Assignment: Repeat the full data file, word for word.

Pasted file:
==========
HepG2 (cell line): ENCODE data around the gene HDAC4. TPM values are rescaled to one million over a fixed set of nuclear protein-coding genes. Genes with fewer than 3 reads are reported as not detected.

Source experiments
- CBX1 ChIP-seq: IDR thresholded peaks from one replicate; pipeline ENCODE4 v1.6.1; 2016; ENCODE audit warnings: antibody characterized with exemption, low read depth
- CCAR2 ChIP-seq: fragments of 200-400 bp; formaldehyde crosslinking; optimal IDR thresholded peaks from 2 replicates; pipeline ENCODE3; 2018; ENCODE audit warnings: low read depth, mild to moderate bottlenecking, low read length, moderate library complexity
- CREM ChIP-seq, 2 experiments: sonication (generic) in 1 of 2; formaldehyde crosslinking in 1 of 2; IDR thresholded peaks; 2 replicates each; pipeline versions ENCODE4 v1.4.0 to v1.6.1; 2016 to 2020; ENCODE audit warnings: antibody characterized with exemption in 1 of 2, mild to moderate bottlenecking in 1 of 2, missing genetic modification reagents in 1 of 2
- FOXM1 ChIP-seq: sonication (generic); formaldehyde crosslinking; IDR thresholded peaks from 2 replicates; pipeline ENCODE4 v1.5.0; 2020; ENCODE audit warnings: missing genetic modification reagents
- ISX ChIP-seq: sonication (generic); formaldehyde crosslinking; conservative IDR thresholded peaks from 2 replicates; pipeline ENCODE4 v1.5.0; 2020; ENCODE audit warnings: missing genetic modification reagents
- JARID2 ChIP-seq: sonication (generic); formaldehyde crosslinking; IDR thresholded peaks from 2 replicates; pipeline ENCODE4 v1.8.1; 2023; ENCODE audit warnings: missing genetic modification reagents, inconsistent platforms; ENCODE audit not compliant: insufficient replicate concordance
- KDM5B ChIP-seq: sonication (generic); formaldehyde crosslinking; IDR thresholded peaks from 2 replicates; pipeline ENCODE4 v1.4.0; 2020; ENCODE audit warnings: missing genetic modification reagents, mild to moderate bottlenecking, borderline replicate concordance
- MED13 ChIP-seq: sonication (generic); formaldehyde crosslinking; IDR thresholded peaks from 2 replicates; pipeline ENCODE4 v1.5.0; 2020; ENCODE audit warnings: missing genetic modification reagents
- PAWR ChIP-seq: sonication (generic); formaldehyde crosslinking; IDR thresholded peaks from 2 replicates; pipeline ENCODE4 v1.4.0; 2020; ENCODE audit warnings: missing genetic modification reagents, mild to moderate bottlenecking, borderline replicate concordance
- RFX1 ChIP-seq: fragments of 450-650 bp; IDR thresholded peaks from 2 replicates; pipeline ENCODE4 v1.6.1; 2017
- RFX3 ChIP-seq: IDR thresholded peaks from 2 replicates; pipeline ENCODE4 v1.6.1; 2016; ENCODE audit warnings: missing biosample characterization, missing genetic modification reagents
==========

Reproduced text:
HepG2 (cell line): ENCODE data around the gene HDAC4. TPM values are rescaled to one million over a fixed set of nuclear protein-coding genes. Genes with fewer than 3 reads are reported as not detected.

Source experiments
- CBX1 ChIP-seq: IDR thresholded peaks from one replicate; pipeline ENCODE4 v1.6.1; 2016; ENCODE audit warnings: antibody characterized with exemption, low read depth
- CCAR2 ChIP-seq: fragments of 200-400 bp; formaldehyde crosslinking; optimal IDR thresholded peaks from 2 replicates; pipeline ENCODE3; 2018; ENCODE audit warnings: low read depth, mild to moderate bottlenecking, low read length, moderate library complexity
- CREM ChIP-seq, 2 experiments: sonication (generic) in 1 of 2; formaldehyde crosslinking in 1 of 2; IDR thresholded peaks; 2 replicates each; pipeline versions ENCODE4 v1.4.0 to v1.6.1; 2016 to 2020; ENCODE audit warnings: antibody characterized with exemption in 1 of 2, mild to moderate bottlenecking in 1 of 2, missing genetic modification reagents in 1 of 2
- FOXM1 ChIP-seq: sonication (generic); formaldehyde crosslinking; IDR thresholded peaks from 2 replicates; pipeline ENCODE4 v1.5.0; 2020; ENCODE audit warnings: missing genetic modification reagents
- ISX ChIP-seq: sonication (generic); formaldehyde crosslinking; conservative IDR thresholded peaks from 2 replicates; pipeline ENCODE4 v1.5.0; 2020; ENCODE audit warnings: missing genetic modification reagents
- JARID2 ChIP-seq: sonication (generic); formaldehyde crosslinking; IDR thresholded peaks from 2 replicates; pipeline ENCODE4 v1.8.1; 2023; ENCODE audit warnings: missing genetic modification reagents, inconsistent platforms; ENCODE audit not compliant: insufficient replicate concordance
- KDM5B ChIP-seq: sonication (generic); formaldehyde crosslinking; IDR thresholded peaks from 2 replicates; pipeline ENCODE4 v1.4.0; 2020; ENCODE audit warnings: missing genetic modification reagents, mild to moderate bottlenecking, borderline replicate concordance
- MED13 ChIP-seq: sonication (generic); formaldehyde crosslinking; IDR thresholded peaks from 2 replicates; pipeline ENCODE4 v1.5.0; 2020; ENCODE audit warnings: missing genetic modification reagents
- PAWR ChIP-seq: sonication (generic); formaldehyde crosslinking; IDR thresholded peaks from 2 replicates; pipeline ENCODE4 v1.4.0; 2020; ENCODE audit warnings: missing genetic modification reagents, mild to moderate bottlenecking, borderline replicate concordance
- RFX1 ChIP-seq: fragments of 450-650 bp; IDR thresholded peaks from 2 replicates; pipeline ENCODE4 v1.6.1; 2017
- RFX3 ChIP-seq: IDR thresholded peaks from 2 replicates; pipeline ENCODE4 v1.6.1; 2016; ENCODE audit warnings: missing biosample characterization, missing genetic modification reagents